INSURANCE NEWSNET: The Fed, Interest Rates, Debt, Taxes, and PPLI

September 1, 2023

Higher taxes likely; PPLI could be a solution

What is happening with interest rates, inflation, and the Federal Reserve and how can insurance fit into the equation? Running Point and its chief investment officer, Michael Ashley Schulman, CFA, were quoted in an Insurance NewsNet article—by Doug Bailey, “Some optimistic Fed can hit elusive 2% inflation target in early 2024—regarding whether the Fed can achieve its inflation target and the possible economic effects.

The advantages of PPLI in a high tax environment

Private placement life insurance (PPLI) is a strong option for generational and multigenerational wealth building in a high tax environment. It retains the tax benefits of an insurance policy, allows for loans on the accumulated value, charges no commissions, is professionally managed, and has the opportunity for a significant array of investment choices — including diversification into stocks, bonds, private credit, hedge funds, real estate debt, private equity, secondary funds, and other appealing strategies.

What is the Federal Reserve doing?

Persistent inflation: The Federal Reserve was too loose and generous with its monetary policy in 2021 and has been trying to reverse that error for over 18 months. Chairman Jerome Powell finally started raising rates in 2022 because he was “fed up” with sticky inflation that was well above his 2% target and the strong U.S. economy has emboldened him to tighten policy further.

Fed signposting: However, sometimes even more important than the actual amount of interest raise are the messages the Fed and its Board members release with the interest rate moves and how investors interpret those statements. Do the Fed’s statement and Chair Jerome Powell’s follow-up interviews instill confidence in the economy, assuring that the Fed can control inflation without pushing the U.S. into a recession? Or does an already skeptical audience further believe that the Fed has no control over food, oil, and other prices?

Monetary vs. fiscal policy: It is important to understand that the Fed is not only fighting inflation but also indirectly fighting government fiscal policy. The Federal Reserve and the U.S. Executive Branch (as well as Congress) have had opposing goals in 2022 and 2023. The Fed has been attempting to slow the economy and increase unemployment to alleviate wage pressures while the Biden Administration has attempted the opposite by stimulating to improve household income, decrease personal expenses, and avoid recession.

Central banks: If Christine Lagarde of the European Central Bank (ECB) and her counterpart Jerome Powell at the Federal Reserve were to suddenly pivot and lower interest rates, the stimulus created would probably swerve the global economy away from talk of a recessionary trajectory, but may overly stimulate us back toward high inflation and short-term supply shortages.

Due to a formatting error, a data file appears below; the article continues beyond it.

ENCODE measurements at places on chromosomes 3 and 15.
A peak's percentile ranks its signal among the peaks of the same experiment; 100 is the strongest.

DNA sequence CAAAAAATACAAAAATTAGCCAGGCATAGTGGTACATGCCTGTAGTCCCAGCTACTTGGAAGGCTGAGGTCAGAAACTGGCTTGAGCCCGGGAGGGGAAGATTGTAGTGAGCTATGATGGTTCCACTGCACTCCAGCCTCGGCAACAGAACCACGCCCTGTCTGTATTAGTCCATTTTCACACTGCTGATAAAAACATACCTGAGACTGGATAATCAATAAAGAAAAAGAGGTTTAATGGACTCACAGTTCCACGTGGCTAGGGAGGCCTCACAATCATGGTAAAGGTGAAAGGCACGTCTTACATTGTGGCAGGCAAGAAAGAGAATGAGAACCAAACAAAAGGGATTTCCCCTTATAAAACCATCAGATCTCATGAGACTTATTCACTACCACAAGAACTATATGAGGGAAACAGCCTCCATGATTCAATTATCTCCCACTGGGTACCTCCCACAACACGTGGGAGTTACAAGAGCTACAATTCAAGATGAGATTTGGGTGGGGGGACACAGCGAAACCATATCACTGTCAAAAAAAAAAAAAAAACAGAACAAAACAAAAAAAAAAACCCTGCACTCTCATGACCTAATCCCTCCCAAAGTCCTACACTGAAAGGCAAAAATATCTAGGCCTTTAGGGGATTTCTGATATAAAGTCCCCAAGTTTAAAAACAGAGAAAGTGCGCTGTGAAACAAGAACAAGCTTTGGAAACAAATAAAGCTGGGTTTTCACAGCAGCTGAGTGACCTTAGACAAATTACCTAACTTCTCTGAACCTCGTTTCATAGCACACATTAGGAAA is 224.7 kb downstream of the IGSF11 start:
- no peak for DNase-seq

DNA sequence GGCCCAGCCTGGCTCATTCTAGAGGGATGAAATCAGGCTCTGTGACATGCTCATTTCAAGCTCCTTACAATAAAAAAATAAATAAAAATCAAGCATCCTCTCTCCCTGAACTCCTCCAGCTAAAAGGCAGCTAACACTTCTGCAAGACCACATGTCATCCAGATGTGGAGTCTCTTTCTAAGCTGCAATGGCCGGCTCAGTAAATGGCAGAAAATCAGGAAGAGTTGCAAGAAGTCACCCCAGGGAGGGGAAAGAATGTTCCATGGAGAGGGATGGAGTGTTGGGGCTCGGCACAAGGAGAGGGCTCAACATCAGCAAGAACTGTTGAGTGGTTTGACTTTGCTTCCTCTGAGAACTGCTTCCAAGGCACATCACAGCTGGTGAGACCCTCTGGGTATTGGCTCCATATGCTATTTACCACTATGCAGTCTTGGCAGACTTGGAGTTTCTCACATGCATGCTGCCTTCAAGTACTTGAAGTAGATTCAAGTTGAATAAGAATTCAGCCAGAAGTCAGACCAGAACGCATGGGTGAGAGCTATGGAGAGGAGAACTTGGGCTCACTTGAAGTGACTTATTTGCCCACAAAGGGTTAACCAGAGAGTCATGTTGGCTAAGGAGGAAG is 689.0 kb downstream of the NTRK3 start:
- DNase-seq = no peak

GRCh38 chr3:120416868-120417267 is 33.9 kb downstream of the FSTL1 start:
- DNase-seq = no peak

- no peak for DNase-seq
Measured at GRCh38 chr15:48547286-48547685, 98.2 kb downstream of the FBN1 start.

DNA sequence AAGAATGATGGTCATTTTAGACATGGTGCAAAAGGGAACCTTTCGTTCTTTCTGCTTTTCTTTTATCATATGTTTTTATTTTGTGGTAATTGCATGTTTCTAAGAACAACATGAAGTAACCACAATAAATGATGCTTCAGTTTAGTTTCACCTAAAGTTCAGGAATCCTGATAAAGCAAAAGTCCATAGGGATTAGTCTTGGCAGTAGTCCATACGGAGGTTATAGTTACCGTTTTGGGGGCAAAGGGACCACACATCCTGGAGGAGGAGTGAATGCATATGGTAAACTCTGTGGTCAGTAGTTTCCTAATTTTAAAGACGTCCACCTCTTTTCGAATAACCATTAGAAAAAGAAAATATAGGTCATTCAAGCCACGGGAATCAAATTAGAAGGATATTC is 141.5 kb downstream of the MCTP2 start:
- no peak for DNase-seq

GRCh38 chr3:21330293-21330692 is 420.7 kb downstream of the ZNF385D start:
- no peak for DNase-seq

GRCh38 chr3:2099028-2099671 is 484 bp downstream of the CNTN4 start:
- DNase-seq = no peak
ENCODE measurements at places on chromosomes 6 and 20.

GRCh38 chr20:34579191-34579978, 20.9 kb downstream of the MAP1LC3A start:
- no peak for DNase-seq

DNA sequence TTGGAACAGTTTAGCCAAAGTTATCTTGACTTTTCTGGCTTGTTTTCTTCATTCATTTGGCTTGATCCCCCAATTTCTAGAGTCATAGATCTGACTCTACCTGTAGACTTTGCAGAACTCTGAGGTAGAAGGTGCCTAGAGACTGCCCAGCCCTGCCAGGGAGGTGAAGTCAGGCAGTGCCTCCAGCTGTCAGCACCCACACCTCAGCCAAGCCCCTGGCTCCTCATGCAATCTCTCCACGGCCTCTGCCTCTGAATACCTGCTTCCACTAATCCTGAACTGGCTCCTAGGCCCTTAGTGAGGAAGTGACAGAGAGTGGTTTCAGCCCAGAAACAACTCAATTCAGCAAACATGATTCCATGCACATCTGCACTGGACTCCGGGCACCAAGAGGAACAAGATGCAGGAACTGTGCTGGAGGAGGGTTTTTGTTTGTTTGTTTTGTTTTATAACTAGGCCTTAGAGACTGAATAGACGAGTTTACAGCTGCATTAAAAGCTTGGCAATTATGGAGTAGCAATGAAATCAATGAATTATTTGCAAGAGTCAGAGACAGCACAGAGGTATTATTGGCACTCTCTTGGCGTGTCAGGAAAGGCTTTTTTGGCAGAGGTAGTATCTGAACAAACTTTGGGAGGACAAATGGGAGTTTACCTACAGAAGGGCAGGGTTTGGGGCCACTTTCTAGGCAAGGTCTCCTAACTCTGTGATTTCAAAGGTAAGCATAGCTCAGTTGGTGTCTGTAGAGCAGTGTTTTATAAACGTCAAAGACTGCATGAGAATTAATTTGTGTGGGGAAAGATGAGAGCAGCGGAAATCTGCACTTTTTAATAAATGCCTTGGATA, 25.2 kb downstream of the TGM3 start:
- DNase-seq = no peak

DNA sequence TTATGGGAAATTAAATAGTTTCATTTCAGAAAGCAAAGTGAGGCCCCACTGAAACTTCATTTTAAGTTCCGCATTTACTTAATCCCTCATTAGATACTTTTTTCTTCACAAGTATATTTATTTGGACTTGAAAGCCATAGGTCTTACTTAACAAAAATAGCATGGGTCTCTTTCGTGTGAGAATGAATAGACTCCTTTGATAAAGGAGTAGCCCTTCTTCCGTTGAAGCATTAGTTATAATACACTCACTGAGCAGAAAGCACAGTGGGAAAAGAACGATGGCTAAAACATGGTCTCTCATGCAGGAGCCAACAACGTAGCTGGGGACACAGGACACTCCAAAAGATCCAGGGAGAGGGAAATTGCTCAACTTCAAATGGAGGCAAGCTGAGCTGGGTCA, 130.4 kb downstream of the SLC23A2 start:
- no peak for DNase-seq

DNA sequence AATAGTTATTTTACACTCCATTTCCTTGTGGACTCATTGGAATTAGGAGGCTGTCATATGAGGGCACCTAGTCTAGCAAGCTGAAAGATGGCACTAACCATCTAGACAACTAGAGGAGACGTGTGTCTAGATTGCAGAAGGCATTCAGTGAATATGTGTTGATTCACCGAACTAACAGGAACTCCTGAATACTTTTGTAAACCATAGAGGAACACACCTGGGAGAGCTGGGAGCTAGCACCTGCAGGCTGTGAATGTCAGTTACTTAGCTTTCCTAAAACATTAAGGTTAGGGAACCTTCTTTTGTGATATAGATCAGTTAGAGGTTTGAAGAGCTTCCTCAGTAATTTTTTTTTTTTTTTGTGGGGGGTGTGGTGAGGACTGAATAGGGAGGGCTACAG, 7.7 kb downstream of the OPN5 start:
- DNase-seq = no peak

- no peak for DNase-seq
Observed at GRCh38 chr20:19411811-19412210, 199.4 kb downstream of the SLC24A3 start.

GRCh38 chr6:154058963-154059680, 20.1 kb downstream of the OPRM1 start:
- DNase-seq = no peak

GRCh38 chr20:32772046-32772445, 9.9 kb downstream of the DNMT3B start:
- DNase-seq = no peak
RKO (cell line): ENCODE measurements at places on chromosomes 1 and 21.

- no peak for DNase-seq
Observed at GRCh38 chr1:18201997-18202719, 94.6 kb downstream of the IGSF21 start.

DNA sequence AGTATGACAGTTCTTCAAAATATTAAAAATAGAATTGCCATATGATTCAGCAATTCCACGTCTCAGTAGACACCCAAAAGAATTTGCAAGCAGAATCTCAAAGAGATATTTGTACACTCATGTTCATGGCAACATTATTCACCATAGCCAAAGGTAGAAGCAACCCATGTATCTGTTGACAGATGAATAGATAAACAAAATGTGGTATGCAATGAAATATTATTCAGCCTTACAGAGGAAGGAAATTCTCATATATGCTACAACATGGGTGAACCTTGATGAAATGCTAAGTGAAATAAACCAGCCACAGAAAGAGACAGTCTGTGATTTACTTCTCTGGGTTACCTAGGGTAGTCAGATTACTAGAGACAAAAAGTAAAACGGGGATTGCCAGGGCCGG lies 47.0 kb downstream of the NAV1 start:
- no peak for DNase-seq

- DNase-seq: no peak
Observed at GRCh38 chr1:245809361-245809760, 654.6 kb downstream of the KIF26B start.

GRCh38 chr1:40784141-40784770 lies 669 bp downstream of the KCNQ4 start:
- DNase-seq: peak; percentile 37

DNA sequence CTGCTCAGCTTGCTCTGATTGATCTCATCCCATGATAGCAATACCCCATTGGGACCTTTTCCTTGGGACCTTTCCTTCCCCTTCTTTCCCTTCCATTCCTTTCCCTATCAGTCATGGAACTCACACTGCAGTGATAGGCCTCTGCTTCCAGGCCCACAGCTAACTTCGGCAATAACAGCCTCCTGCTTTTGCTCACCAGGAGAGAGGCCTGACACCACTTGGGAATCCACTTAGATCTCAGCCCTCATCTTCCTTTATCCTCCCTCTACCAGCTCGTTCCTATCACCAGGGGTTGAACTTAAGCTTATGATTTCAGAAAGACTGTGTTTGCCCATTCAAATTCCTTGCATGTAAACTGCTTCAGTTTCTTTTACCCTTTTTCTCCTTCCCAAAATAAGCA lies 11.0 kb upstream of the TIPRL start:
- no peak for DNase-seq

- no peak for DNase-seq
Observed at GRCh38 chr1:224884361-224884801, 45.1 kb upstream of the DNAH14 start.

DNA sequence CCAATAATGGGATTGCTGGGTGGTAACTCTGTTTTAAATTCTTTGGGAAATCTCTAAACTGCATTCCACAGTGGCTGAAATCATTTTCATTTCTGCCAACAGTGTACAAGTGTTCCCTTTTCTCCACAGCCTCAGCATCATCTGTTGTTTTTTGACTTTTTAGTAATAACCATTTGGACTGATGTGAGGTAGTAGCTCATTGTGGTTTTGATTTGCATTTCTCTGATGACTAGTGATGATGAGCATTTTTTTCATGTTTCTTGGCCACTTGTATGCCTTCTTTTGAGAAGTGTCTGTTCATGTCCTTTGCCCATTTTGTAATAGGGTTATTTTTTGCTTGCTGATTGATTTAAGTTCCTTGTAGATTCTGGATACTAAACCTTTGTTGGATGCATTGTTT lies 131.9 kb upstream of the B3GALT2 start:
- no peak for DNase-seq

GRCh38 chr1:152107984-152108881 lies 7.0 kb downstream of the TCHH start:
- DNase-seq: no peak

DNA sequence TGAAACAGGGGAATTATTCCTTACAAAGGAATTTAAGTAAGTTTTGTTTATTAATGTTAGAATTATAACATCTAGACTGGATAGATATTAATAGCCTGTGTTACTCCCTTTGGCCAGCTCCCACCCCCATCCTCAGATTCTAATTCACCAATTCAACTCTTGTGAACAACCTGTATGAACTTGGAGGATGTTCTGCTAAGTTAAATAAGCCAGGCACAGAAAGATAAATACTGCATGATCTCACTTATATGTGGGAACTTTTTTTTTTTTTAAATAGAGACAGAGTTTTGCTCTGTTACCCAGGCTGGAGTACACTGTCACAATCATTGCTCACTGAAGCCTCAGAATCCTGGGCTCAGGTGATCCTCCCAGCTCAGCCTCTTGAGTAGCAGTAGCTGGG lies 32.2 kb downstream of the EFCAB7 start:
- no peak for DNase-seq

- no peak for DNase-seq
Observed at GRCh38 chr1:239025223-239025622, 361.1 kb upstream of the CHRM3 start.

Inflation targeting: There is a remote chance that the Fed changes their inflation target from 2% to 3% and then declares victory, but I suspect they may signpost before making such a bold move which would have the ancillary effect of raising real interest rates and resetting financial and investment models.

Increased taxes leads to more tax planning: It seems inevitable that high Fed interest rates will increase U.S. debt burden and debt payments, and lead to higher taxes. Where appropriate, we may advise families to use private placement life insurance and variable annuities (PPLI and PPVA) for a segment of their investment and estate planning strategies to help protect family wealth from high taxes now and in the future. Please reach out to us.

Article excerpt is below:

“Confidence is the cheapest stimulus for the economy and business planning, but the Fed wants to walk and talk the fine line between confidence and over-confidence,” said Michael Ashley Schulman, partner and chief investment officer at Running Point Capital Advisors. “If the U.S. enters a recession soon, it would be a most unusual recession with plentiful credit, low unemployment, and above average inflation—noteworthy dynamics not normally associated with an economic slowdown.”

Fed Rates Debt Taxes PPLI
Fed Rates Debt Taxes & PPLI — Photo of Fiji and graphics by

Disclosure: The opinions expressed are those of Running Point Capital Advisors, LLC (Running Point) and are subject to change without notice. The opinions referenced are as of the date of publication, may be modified due to changes in the market or economic conditions, and may not necessarily come to pass. Forward-looking statements cannot be guaranteed. Running Point is an investment adviser registered with the U.S. Securities and Exchange Commission. Registration does not imply a certain level of skill or training. More information about Running Point’s investment advisory services and fees can be found in its Form ADV Part 2, which is available upon request. RP-23-90